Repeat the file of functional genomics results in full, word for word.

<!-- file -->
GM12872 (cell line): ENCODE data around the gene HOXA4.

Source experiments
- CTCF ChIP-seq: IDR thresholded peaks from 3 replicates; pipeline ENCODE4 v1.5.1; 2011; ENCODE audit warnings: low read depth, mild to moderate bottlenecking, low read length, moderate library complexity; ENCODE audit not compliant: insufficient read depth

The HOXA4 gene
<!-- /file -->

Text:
GM12872 (cell line): ENCODE data around the gene HOXA4.

Source experiments
- CTCF ChIP-seq: IDR thresholded peaks from 3 replicates; pipeline ENCODE4 v1.5.1; 2011; ENCODE audit warnings: low read depth, mild to moderate bottlenecking, low read length, moderate library complexity; ENCODE audit not compliant: insufficient read depth

The HOXA4 gene